These are so common that I could put one here every day.
From an article about bike helmets:
"The accident has left the boys' mothers with new concerns about the vast number of kids on wheels they see without helmets."
I object to "wheels they see without helmets." This implies the writer is seeing something but not wearing a helmet. "Without helmets" belongs with "kids." A lot of information is crammed in this sentence, so that's why this misplaced modifier escaped the writer's notice. You need to rewrite the sentence so all the parts fit together correctly:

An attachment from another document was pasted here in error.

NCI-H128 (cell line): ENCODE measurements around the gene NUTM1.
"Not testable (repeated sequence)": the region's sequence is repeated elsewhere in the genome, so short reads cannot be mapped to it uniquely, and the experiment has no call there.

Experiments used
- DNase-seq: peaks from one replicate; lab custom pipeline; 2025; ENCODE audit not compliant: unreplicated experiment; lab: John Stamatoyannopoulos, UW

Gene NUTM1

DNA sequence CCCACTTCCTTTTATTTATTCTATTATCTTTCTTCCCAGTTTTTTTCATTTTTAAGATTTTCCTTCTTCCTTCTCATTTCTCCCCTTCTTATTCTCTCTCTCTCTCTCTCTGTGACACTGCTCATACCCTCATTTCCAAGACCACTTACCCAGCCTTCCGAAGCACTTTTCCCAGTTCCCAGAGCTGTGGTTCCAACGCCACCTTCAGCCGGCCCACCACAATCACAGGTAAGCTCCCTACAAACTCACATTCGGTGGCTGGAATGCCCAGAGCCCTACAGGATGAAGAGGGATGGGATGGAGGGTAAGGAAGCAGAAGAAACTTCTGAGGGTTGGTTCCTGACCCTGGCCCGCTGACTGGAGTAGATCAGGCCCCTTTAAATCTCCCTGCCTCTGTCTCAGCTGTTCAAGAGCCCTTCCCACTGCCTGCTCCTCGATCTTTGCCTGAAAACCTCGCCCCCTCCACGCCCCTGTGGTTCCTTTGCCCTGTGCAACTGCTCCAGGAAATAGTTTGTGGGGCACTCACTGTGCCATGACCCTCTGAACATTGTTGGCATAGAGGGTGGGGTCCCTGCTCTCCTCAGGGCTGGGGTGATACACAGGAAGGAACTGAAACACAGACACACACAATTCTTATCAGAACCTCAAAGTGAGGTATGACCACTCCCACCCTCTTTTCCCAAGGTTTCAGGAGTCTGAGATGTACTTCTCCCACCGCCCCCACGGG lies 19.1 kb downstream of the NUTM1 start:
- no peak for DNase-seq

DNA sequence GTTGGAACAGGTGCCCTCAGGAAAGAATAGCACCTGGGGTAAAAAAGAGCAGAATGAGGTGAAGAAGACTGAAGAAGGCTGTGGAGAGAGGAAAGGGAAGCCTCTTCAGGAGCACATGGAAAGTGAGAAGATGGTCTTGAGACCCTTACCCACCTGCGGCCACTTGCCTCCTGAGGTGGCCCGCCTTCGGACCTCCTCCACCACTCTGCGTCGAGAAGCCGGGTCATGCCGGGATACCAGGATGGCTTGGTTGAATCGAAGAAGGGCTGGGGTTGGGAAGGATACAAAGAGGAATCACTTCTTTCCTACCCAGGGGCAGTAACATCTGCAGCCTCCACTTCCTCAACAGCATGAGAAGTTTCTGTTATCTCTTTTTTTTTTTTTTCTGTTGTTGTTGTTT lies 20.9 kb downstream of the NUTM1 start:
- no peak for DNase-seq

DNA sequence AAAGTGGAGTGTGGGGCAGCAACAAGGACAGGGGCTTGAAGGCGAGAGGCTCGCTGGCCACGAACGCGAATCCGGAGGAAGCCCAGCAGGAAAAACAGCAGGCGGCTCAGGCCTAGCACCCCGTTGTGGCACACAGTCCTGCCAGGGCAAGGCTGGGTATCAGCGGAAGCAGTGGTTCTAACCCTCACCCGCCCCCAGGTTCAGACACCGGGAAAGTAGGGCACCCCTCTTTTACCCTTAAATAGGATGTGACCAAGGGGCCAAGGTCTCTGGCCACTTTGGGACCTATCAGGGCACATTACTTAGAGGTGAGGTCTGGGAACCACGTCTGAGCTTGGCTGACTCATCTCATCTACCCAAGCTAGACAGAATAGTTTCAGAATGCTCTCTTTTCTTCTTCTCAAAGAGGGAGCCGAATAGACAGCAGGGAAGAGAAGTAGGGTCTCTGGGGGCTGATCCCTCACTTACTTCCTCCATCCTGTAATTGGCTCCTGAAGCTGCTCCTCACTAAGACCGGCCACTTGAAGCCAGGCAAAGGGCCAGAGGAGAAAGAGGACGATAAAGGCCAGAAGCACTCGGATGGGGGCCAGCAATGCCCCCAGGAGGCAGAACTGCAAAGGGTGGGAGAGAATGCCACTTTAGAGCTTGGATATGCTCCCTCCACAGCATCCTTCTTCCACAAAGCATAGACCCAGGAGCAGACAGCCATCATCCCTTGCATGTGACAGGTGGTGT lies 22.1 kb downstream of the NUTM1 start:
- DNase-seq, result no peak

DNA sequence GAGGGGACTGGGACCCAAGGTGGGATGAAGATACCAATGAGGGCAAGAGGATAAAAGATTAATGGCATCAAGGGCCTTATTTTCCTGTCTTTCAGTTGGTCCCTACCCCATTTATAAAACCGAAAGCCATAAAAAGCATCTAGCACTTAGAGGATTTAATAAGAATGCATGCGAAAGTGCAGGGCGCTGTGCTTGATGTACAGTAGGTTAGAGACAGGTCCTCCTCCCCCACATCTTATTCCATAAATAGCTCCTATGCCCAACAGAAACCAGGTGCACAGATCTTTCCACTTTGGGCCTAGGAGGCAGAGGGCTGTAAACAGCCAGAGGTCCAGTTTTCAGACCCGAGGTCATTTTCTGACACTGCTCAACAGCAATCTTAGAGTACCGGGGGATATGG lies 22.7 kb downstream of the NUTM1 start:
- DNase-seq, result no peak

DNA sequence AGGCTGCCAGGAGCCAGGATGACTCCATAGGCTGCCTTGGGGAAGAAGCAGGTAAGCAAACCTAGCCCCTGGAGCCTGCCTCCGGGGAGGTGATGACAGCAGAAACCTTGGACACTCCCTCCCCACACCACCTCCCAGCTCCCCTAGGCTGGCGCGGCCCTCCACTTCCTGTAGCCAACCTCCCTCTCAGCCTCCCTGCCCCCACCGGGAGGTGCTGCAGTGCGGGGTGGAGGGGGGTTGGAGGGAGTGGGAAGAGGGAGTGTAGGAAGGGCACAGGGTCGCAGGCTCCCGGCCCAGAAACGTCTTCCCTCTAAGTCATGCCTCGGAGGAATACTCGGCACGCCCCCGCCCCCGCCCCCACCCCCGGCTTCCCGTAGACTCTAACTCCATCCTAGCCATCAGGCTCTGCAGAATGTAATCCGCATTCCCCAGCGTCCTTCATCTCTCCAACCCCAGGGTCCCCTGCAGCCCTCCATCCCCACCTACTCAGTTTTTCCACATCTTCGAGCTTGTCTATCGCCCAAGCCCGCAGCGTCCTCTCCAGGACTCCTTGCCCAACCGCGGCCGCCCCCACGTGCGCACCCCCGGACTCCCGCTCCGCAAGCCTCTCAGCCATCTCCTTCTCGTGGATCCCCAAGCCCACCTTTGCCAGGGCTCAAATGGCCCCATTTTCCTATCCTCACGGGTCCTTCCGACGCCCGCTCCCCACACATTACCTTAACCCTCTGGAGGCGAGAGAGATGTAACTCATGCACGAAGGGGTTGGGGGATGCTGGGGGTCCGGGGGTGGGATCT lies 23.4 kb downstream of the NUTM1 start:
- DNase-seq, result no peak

The accident has left the boys' mothers concerned because they see so many kids who don't wear helmets when they're on wheels.
Ask Me a Question
If you have a writing, grammar, style or punctuation question, send an e-mail message to curiouscase at sign hotmail dot com.
Add Your Own Criminal Sentence!
If you find a particularly terrible sentence somewhere, post it for all to see (go here and put it in the Comments section).